The following article describes a fancy LED sequencing/diverging ring light circuit which can be used as a tail brake light in cars. The idea was requested by one of the avid readers of this blog, Mr. Bobby. let's learn more.
I was just reading thru your wonderful article on building an LED chasing tail light:https://www.homemade-circuits.com/how-to-make-car-led-chasing-tail-light/
Could this circuit be adapted to create a round tail light that lights rings in sequence from the center out as the brake is pressed, one ring at a time until all the LEDs are lit and then flash all the LEDs twice and keep all LEDs lit solid after? If not, could you design a circuit that would?
I would be willing to pay for your time.
The circuit diagram shown below has been designed as per the above request, let's understand its functioning with the following points:
IC1 which is a "serial shift resistor" forms the heart of the entire circuit, the main function of this IC is to illuminate the LEDs connected to pin outs #3-4-5-6-10-11-12-13 in a sequence, keeping the sequence latched and illuminated as it proceeds. This happens in response to each clock pulse applied at pin#8 of the IC.
The LEDs which are triggered by the pin#3-4-5-6 and 10 are arranged as rings such that it illuminates from inner most ring first toward the outermost ring, producing an interesting and visually rich effect.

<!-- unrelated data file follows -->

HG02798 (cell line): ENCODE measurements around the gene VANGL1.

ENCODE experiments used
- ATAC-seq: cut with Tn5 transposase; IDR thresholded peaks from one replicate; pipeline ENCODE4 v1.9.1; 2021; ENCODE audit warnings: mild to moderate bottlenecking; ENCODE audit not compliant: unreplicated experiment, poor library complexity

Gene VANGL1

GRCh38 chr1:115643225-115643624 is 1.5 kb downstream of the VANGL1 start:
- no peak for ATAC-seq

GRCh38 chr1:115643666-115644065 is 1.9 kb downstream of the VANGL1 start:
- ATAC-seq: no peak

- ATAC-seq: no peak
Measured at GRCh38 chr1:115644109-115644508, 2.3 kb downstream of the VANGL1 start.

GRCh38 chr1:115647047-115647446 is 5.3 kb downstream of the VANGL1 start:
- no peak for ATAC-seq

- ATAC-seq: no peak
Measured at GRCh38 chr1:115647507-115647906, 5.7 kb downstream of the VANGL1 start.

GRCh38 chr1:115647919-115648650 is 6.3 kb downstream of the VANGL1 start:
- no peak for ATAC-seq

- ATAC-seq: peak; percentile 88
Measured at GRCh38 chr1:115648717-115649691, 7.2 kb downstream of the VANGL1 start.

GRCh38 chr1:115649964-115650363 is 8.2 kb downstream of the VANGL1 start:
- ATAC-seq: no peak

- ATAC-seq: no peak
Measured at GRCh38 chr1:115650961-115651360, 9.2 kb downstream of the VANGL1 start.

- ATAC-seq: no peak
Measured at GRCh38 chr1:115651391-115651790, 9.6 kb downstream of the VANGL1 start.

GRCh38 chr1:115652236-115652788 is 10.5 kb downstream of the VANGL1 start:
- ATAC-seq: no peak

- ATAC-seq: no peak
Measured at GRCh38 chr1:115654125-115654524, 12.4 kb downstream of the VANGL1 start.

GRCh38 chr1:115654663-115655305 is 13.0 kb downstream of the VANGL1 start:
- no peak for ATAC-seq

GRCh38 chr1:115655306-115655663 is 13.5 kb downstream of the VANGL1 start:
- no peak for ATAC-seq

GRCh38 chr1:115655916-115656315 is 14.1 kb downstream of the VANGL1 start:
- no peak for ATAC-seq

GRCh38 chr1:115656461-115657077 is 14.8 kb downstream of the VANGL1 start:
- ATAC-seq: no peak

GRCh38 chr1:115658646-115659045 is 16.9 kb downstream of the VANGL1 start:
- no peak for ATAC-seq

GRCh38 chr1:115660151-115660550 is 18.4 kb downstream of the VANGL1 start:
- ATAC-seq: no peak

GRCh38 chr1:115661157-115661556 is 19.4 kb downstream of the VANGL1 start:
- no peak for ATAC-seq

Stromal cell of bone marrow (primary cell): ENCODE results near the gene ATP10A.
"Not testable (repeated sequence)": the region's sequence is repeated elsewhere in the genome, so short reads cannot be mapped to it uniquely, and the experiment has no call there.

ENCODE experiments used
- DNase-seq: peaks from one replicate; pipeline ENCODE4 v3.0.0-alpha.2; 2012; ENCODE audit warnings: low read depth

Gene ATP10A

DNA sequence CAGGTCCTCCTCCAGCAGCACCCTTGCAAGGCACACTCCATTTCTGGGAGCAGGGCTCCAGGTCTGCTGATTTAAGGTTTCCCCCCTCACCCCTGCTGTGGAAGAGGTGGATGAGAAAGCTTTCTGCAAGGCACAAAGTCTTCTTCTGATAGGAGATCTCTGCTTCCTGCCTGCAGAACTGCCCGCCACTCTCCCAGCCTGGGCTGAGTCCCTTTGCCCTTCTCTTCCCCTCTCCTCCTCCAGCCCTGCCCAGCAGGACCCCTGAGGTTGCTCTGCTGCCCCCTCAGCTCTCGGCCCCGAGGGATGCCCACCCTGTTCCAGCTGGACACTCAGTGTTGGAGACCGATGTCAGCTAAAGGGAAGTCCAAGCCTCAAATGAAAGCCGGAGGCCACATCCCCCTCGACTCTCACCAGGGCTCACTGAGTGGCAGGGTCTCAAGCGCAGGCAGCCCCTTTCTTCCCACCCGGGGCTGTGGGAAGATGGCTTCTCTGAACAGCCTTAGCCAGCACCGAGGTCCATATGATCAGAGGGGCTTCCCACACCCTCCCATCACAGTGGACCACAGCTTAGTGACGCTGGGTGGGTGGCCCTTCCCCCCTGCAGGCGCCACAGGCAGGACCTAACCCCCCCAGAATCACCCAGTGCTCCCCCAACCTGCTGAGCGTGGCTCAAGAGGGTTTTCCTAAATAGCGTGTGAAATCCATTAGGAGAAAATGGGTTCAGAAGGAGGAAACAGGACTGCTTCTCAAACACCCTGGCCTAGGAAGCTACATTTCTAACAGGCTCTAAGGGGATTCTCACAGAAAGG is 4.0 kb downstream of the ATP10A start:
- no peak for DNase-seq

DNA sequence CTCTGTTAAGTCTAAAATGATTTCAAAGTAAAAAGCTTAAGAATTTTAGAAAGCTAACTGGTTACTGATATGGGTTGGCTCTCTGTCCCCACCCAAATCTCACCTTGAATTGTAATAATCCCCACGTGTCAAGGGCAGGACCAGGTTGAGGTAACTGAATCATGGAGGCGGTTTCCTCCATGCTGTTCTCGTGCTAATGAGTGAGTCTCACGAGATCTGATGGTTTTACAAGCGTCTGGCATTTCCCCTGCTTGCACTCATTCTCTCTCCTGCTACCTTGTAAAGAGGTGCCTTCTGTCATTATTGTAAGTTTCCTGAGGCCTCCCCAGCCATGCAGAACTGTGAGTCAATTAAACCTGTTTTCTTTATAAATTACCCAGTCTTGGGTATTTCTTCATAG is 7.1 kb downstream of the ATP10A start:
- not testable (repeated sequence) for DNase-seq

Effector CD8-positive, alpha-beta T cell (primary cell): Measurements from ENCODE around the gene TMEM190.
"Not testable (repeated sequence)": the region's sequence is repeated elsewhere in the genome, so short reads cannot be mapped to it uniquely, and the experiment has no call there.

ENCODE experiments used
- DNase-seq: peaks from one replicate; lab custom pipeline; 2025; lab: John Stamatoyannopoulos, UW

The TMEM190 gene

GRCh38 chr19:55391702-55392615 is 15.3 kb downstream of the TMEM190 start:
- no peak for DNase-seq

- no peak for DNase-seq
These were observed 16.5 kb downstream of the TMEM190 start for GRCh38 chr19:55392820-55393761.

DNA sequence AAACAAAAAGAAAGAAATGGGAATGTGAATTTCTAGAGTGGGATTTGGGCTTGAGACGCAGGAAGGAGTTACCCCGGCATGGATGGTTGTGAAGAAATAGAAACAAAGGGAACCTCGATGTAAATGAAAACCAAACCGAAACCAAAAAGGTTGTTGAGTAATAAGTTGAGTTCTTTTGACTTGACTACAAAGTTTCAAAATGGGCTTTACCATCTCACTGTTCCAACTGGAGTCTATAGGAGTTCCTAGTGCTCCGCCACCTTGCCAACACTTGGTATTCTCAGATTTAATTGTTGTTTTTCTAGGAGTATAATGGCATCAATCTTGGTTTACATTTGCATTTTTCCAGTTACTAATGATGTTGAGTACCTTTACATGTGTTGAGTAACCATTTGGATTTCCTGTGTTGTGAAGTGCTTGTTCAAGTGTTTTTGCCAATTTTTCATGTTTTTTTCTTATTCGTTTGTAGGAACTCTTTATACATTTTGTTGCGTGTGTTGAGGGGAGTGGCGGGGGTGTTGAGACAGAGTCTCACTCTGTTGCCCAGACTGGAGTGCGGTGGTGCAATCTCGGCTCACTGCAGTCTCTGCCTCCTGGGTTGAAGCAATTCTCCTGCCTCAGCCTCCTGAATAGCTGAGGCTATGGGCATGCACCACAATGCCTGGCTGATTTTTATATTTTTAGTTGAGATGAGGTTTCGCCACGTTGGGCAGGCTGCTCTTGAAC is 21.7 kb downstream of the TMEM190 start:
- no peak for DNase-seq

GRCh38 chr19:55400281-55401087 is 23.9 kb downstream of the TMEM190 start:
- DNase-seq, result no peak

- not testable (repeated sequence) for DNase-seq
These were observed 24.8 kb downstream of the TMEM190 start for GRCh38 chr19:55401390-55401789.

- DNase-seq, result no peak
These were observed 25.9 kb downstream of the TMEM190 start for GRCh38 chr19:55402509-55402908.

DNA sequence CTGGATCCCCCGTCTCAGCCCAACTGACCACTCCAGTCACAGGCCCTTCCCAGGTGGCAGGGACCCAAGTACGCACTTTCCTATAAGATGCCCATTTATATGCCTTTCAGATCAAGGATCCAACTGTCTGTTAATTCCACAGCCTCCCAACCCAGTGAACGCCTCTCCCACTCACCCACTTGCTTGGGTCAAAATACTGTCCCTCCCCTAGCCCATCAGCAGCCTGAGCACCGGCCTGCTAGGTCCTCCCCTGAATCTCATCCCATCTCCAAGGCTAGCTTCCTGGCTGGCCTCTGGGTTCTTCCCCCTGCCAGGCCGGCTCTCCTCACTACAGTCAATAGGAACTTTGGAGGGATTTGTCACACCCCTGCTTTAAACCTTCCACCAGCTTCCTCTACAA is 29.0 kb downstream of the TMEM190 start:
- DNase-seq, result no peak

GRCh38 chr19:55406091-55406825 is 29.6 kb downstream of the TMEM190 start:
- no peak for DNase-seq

And that's not all, after the above effect the whole illuminated group of arrays flash thrice and then shut off.
The above "show" repeats every time brakes are applied.
When brakes are applied, battery voltage connects with the circuit initiating the following operations:
C1 resets IC1 such that the sequence begins from pin#3 and not from any other in between pin out (this output illuminates the inner most ring).
IC2 is an oscillator IC which generates the required clocks for the IC1 from its pin#3.
In response to the above clocks, the sequence proceeds creating the desired diverging illumination effects, until it reaches pin#10.
The LEDs receive the required positive supply through T1 which stays triggered due to the low logic at pin#13 of IC1
When the sequence reaches pin#10, T6 conducts which also switches ON T7.
The emitter of T6 is connected to pin#3 of IC2 which is already generating the clocks for the required of IC1.
The alternating low pulse from this pin out switches T6/T7 in a blinking mode.
T7, in response to the above blinking, sends correspondingly pulsating positive pulses to base of T1.
This in turn forces T1 to flash the LEDs in accordance with the above influence.
The illuminated ring arrays start flashing until the sequence is forwarded to pin#13.
The moment pin#13 becomes high, T1 switches OF and also the "high" reaches pin#11 of IC2.
IC2 locks and stops the clocks at pin#3.
The whole operation freezes.
The above system breaks and repeats itself only as soon as the brakes are released and pressed afresh.
The LEDs which needs to be connected across the collectors of T1 and T2/T3/T4/T5 may be wired up in the following manner. The arrangement should be designed in a circular manner to form the corresponding RINGs.
- R1 = 2M2
- R2 = TO BE EXPERIMENTED
- R3 = 1M
- R4---R12 = 2K2
- T1 = 8550 or 2N2907
- T2----T6 = BC547
- T7 = BC557
- D1 =1N4148
- C1,C2 = 0.1uF
- IC1 = 74LS164
- IC2 = 4060
- IC3 = 7812
ALL LEDS = RED 5MM, ASSOCIATED RESISTORS ARE ALL 150 OHMS, 1/4 WATT